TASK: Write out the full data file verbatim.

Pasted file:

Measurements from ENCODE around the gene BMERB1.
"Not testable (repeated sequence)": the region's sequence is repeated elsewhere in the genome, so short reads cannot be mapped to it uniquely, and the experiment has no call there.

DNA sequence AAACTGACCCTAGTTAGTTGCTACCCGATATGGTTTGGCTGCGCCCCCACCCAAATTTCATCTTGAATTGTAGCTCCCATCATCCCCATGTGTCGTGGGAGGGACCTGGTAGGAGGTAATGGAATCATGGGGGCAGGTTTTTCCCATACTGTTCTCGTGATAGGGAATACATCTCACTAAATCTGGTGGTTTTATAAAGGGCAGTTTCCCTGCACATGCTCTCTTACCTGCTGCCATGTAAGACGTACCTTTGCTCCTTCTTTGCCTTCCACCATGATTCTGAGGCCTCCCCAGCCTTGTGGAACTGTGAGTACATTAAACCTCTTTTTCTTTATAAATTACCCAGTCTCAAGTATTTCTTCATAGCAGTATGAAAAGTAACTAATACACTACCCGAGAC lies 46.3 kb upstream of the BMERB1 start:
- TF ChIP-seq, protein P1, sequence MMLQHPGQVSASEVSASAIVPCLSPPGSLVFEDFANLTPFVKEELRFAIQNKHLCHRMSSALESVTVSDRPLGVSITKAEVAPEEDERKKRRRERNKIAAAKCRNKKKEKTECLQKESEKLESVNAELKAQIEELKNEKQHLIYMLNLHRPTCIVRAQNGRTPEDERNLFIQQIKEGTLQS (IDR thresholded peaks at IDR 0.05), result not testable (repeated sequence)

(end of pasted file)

Measurements from ENCODE around the gene BMERB1.
"Not testable (repeated sequence)": the region's sequence is repeated elsewhere in the genome, so short reads cannot be mapped to it uniquely, and the experiment has no call there.

DNA sequence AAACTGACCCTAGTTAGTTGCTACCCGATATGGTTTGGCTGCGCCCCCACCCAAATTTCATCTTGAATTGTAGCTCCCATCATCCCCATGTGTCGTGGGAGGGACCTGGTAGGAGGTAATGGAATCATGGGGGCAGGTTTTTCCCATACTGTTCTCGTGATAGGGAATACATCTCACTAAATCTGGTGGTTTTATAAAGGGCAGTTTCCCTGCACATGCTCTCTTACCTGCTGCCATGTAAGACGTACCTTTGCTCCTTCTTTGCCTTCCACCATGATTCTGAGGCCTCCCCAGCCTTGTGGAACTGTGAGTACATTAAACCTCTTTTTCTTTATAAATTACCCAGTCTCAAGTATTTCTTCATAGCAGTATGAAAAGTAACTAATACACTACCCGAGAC lies 46.3 kb upstream of the BMERB1 start:
- TF ChIP-seq, protein P1, sequence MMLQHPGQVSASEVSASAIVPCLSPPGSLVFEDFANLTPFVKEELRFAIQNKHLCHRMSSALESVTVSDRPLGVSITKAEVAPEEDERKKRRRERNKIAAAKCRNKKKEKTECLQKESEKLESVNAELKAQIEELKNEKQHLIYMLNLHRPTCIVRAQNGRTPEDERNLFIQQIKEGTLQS (IDR thresholded peaks at IDR 0.05), result not testable (repeated sequence)